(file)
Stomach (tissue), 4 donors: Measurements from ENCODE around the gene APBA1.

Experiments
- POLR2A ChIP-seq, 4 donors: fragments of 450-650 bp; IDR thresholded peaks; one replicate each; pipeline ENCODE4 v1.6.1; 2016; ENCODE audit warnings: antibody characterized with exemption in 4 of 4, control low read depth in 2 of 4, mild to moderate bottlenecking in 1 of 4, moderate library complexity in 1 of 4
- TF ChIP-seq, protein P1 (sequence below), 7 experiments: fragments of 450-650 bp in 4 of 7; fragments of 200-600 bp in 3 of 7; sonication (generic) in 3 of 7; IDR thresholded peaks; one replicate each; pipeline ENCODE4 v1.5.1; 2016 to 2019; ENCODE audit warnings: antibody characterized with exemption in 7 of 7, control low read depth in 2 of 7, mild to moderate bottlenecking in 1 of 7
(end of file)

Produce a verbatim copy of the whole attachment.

Stomach (tissue), 4 donors: Measurements from ENCODE around the gene APBA1.

Experiments
- POLR2A ChIP-seq, 4 donors: fragments of 450-650 bp; IDR thresholded peaks; one replicate each; pipeline ENCODE4 v1.6.1; 2016; ENCODE audit warnings: antibody characterized with exemption in 4 of 4, control low read depth in 2 of 4, mild to moderate bottlenecking in 1 of 4, moderate library complexity in 1 of 4
- TF ChIP-seq, protein P1 (sequence below), 7 experiments: fragments of 450-650 bp in 4 of 7; fragments of 200-600 bp in 3 of 7; sonication (generic) in 3 of 7; IDR thresholded peaks; one replicate each; pipeline ENCODE4 v1.5.1; 2016 to 2019; ENCODE audit warnings: antibody characterized with exemption in 7 of 7, control low read depth in 2 of 7, mild to moderate bottlenecking in 1 of 7